Thanks Michelle for the project info--I too am very excited to work with Dr Judy on this citizen science project!
Our refractor seemed to have a bit of a grudge against us today: the line indicating salinity level simply refused to appear –though the kids were happy to pass it around peering in and trying to diagnose the problem (though I think we may need to seek expert advice).
Our secchi disk tests were a bit more successful; The kids were excited to help with a real-world project, and eager to take turns lowering the disk into the water. In fact, the later group got discouraged: why bother measuring the same thing again and again? This frustration turned into an unexpected opportunity to talk about the margin of error, and the power of multiple samples—a concept I wasn’t exposed to until college! But the kids got it instantly: if one of us is exaggerating, or needs glasses, or is impatient and stops too early—we could mess up the data! So having multiple samples helps us check each others accuracy.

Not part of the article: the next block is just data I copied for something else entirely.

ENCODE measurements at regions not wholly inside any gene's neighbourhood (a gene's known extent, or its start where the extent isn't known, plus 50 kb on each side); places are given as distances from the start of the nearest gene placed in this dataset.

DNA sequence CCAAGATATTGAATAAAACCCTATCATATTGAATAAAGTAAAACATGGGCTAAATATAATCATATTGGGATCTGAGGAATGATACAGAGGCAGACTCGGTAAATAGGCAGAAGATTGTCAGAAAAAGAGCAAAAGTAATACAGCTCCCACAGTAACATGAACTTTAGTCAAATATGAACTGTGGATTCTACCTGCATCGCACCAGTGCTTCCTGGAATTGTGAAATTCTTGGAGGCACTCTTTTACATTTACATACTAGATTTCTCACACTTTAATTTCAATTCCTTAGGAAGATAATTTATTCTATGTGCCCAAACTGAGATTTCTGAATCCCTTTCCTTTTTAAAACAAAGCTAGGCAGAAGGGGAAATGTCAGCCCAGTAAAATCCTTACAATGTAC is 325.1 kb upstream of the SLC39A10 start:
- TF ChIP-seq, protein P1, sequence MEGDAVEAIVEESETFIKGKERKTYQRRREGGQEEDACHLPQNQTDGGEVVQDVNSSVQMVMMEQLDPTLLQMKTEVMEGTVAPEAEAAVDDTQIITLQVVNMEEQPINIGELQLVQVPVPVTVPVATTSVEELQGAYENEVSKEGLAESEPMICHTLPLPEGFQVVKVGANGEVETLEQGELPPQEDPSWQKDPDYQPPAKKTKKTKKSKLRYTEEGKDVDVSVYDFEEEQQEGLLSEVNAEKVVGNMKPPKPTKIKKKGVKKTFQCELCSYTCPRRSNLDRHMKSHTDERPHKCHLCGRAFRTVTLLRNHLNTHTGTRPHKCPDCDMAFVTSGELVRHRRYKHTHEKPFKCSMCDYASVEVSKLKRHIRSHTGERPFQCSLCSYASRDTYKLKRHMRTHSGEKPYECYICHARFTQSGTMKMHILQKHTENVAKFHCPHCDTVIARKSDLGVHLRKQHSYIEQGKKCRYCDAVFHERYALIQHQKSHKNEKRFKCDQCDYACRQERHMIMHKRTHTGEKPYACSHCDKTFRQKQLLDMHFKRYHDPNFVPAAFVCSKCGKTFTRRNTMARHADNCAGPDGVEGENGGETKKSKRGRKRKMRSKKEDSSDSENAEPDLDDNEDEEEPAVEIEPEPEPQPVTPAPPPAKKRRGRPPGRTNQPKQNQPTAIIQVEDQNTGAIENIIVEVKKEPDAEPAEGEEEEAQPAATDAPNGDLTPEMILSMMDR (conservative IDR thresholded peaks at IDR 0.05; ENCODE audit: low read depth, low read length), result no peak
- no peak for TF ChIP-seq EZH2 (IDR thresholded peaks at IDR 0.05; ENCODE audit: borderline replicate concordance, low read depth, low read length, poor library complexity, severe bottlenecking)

The three groups got the following results:
Group 1: 4.5 (lengths)
Group 2: 4 (lengths)
Group 3: 4 (lengths)
Group 1: 3.5 (lengths)
Group 2: 3.5 (lengths)
These measurements prompted some great questions: why would water clarity change from day to day? What are the human and environmental factors that influence water quality? Is everything that makes the water murky actually "bad"? I look forward to exploring these any many other questions as we continue with the project throughout the summer.